The most prosperous countries in the world today are either small countries (like the Nordic states) or actual city states

  • by plover ( 150551 ) on Friday October 27, 2017 @12:41PM (#55445133) Homepage Journal

    Is this "Spexit" or "Cexit"?

  • So these little breakaway regions would likely still depend on the EU, right? Between stuff like this and the UK/Scotland thing, are we witnessing the breakdown of the 'old' nations of the EU as they dissolve into something more like states are in the United States? The US federal government relative to the states is more powerful than the EU relative to its countries in my understanding, but if Spain breaks up then its constituent nations no longer form a voting bloc and are less powerful in swinging the
    • by jez9999 ( 618189 )

      Except that all the far lefties who lead these "independence" movements want to immediately join up with the EU, thereby forfeiting their independence to Brussels. It's a bad joke.

      • Maybe they don't care so much about some sort of chest-thumping independence, but just that they want local control of local issues and think Spain doesn't respect that enough? Perhaps Brussels executes its authority differently than Madrid?

  • by jfdavis668 ( 1414919 ) on Friday October 27, 2017 @12:54PM (#55445255)
    Many of the driving forces involved were the same ones that started the Civil War in 1936. Just without the fascists this time.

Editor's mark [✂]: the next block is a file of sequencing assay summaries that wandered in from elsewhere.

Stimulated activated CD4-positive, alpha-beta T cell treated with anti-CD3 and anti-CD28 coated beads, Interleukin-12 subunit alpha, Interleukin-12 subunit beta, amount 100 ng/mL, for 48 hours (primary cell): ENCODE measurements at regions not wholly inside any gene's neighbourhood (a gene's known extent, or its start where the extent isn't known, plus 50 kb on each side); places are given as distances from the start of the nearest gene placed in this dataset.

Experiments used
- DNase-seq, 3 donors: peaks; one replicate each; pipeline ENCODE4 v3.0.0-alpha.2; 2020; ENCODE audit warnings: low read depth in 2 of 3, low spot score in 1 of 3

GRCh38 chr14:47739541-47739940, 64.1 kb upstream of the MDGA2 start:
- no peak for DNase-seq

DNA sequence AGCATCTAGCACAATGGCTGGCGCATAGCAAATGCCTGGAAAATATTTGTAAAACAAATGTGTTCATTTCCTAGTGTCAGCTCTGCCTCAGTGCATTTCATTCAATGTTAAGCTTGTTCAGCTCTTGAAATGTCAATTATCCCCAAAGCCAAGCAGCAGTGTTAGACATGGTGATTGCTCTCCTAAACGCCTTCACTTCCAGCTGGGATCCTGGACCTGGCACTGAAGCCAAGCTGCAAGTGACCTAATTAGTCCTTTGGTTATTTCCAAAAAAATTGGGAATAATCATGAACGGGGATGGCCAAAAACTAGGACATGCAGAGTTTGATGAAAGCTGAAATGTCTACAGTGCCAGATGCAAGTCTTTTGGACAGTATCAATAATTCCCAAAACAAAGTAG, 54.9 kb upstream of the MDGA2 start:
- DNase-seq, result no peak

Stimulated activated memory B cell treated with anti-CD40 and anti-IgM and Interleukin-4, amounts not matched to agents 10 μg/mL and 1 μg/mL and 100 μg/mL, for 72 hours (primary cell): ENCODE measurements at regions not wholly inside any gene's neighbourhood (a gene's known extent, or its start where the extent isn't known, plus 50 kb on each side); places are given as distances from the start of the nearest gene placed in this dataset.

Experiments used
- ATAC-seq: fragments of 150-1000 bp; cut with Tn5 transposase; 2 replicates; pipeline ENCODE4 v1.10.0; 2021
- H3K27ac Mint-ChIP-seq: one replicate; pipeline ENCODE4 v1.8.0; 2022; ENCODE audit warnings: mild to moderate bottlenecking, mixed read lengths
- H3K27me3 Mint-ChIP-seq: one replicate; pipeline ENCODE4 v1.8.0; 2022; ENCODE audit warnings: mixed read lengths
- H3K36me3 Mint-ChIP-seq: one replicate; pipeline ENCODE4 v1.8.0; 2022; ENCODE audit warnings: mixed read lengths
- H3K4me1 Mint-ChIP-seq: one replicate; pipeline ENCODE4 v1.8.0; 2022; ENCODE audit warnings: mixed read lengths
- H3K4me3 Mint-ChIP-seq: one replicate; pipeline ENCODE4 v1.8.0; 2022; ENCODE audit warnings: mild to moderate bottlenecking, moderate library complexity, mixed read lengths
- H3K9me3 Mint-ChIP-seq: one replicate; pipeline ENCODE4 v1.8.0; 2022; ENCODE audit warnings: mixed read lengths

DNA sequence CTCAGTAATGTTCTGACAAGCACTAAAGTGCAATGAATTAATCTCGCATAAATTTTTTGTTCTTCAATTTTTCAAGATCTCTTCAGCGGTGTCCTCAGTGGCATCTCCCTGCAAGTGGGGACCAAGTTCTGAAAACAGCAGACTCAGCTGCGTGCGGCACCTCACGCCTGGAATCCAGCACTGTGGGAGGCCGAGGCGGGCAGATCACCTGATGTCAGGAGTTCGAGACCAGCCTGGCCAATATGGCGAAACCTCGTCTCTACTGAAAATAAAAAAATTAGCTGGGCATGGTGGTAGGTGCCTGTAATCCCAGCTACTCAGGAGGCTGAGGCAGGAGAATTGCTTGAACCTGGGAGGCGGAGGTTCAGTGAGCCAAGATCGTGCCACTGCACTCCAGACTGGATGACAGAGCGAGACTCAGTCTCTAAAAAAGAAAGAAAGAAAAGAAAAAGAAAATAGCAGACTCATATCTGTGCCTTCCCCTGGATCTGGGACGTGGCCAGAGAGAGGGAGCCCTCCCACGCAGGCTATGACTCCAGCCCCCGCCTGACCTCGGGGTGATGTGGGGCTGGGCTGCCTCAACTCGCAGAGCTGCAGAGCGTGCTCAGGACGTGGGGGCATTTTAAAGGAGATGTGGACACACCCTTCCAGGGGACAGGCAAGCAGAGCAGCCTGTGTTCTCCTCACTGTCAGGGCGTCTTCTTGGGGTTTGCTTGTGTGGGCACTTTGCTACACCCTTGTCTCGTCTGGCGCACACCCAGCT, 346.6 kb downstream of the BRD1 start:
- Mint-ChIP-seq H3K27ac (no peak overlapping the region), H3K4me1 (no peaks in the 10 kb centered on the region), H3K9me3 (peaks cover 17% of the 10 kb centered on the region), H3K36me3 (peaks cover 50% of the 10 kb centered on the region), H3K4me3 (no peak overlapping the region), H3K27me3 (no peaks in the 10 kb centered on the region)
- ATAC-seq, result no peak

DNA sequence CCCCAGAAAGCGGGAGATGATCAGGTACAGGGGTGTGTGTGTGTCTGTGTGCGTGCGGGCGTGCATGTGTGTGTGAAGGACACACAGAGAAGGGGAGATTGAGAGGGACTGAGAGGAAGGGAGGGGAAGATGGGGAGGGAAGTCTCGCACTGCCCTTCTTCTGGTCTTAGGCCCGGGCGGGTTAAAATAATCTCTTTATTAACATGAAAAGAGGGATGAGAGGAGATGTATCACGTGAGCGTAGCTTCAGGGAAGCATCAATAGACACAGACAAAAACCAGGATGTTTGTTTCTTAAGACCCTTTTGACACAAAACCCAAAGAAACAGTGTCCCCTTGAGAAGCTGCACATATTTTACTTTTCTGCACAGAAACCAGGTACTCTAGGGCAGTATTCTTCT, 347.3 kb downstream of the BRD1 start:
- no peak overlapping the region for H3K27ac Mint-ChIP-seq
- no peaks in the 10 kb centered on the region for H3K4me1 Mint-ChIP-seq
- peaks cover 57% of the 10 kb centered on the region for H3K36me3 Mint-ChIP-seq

• This is an excellent example of why to avoid and diffuse geographic income concentration. When a high concentration of wealthy workers are gathered into one region, they'll soon want to secede so that they can live in a country free of poor people. The super-rich have options like Monaco, St. Bart's, and ships like The World and Utopia, but wealthy workers can't afford these so they go for secession.

    You see similar secessionist urges coming from Silicon Valley for the same reason. No word on what they plan to do with their large homeless population though, perhaps they'd make it a law of their new country that anyone below a certain net worth would be exiled? No word on who will clean the toilets etc. either. Maybe they'll have very loose immigrant labor policies so that people can commute across the border?

    • by Anonymous Coward on Friday October 27, 2017 @02:31PM (#55446297)

      Apart from the fact that they were a nation of their own once, have a separate cultural identity and language that was suppressed via fascist dictatorship, your correct, it's just a group of rich people gathering together to screw the poor.